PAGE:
STRESS LESS AT WORK
Work is generally considered to be good for mental health, however, a negative environment can impact your wellbeing significantly. This can have a big impact on you as an individual and the estimated cost to the global economy is US$ 1 trillion per year in lost productivity.
Stress is key to your survival and can be beneficial in helping you to get things done. Yet too much can be detrimental - severely decreasing the quality of your health, relationships, work, and negatively impacting your overall well-being.
Stress commonly arises in the workplace when the demands upon you are greater than your capacity to cope with them. Main causes of stress at work include long hours, job demands, conflicting roles and boundaries, organisational change, job insecurity, boredom, bullying, discrimination and lack of autonomy.
How mentally healthy is your workplace? Work-related stress can quickly take a toll if you don't have effective stress reduction strategies in place to support you. As workplace wellness specialists, we promote mental health in organisations.
Below, we're sharing our top tips and easy, effective, evidence-based ways you can look after your mental health at work.
Ready to work on your wellbeing? Check out our Top 10 Strategies to reduce stress at work
#1. Talk about it
Share your feelings with someone you trust.
It's important to talk about stress by sharing your feelings with someone you trust. Having an open and honest conversation about what's stressing you out can help to diffuse your tension, put things in perspective and present different ways to deal with the matter most effectively.
Talking it through is a much healthier coping mechanism to reduce your stress than bottling it all up. Whether it's you, or a colleague that's struggling to cope, reach out to give and receive support when it's needed.
Take the time to look after your physical health with regular exercise, a balanced diet and routine health checks.
It's not always easy to remember to look after yourself, but making your wellbeing a priority is time well spent. Self-care is an essential strategy if you want to proactively maintain good health. Practices that focus on your physical health can also reduce the risk of stress-related issues such as high blood pressure, obesity, diabetes and heart disease.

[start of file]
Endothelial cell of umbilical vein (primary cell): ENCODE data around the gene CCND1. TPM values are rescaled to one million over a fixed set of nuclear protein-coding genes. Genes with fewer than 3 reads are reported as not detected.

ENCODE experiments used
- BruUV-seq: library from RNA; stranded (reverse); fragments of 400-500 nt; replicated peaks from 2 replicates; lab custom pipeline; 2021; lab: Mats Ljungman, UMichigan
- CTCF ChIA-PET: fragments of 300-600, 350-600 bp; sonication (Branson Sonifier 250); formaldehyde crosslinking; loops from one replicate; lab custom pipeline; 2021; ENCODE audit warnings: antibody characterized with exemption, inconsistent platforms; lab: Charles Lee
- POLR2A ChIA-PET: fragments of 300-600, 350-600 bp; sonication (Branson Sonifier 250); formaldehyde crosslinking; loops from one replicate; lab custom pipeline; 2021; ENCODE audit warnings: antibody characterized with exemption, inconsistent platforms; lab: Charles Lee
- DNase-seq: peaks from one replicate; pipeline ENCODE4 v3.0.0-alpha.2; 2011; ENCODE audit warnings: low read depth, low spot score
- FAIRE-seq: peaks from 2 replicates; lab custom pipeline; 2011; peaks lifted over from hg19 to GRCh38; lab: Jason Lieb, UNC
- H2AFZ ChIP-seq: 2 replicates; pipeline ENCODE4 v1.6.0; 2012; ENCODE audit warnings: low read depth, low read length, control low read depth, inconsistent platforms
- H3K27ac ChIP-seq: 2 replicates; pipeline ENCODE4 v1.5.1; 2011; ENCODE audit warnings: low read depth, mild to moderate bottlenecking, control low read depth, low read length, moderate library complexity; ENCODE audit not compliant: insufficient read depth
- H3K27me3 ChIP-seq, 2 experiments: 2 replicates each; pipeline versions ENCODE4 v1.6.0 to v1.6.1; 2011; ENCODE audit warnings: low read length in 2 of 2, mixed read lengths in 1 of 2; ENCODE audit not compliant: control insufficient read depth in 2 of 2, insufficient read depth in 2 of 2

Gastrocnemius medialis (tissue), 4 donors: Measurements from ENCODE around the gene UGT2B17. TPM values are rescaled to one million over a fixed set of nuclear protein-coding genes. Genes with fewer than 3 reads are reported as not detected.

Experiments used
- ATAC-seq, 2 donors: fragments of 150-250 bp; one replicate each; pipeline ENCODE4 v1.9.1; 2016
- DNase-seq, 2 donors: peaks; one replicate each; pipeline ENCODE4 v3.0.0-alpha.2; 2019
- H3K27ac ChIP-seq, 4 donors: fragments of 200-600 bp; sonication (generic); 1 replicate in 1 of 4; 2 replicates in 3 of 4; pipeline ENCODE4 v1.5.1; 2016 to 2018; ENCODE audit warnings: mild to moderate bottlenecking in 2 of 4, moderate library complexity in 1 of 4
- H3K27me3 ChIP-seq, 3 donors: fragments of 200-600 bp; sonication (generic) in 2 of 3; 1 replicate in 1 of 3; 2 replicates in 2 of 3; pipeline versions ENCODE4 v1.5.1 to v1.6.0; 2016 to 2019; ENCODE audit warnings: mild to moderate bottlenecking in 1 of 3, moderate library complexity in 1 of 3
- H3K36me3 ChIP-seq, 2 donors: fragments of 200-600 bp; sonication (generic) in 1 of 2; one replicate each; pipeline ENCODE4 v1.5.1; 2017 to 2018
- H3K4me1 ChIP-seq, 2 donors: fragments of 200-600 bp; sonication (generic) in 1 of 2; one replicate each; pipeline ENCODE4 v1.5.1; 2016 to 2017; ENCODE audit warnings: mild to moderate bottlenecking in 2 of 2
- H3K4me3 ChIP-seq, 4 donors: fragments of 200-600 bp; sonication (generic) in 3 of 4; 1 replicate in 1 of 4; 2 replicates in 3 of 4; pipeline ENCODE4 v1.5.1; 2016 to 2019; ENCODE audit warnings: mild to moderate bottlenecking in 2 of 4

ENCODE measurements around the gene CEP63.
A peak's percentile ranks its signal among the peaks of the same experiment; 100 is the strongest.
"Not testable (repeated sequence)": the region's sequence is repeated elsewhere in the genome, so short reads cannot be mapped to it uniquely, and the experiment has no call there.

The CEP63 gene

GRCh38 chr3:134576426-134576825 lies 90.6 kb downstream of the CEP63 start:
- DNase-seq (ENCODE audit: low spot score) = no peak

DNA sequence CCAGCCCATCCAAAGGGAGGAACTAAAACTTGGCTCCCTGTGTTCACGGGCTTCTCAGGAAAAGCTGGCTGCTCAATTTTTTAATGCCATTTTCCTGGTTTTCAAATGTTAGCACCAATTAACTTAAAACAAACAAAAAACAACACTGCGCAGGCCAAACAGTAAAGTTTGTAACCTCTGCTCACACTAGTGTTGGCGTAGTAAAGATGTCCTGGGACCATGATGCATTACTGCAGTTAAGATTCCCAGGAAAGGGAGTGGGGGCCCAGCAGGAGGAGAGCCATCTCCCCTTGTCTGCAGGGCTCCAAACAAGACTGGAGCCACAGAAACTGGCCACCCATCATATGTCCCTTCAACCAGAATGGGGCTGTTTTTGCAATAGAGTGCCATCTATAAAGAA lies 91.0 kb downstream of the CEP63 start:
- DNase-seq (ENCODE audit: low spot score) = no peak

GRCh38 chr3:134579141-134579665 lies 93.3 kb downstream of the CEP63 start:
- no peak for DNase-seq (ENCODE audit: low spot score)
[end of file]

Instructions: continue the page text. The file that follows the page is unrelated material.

Avoid putting yourself under unnecessary pressure.
It's important to keep your expectations in check to avoid overwhelm. Work on creating a healthy perspective of what's realistic, and relinquish what's not.
Make a list of what you've got to do and assess what's feasible. If you have too many commitments and lack the time or resources to complete them all, consider which ones can be re-prioritised, delegated or eliminated altogether. Take control by committing to tackling the most important and necessary demands first, ensuring it's more satisfying than it is stressful.
#4. Have Some Fun
Save time for the things you enjoy most. De-stress by doing more of what makes you happy!
Laughter is the best medicine - it relaxes you, helps you to feel more optimistic and reduces your levels of stress hormones - so have some fun as you reduce your stress! Get involved with workplace campaigns such as Lifeline's Stress Down Day and have a laugh with your colleagues. Join a group or social team, plan something to look forward to out of working hours, or explore a new hobby, sport or passion project you'll enjoy.
#5. Chill out
Practice regular relaxation techniques.
Explore different relaxation techniques to discover what effectively relieves the stress and tension in your mind and body and helps you to recover from stressful experiences.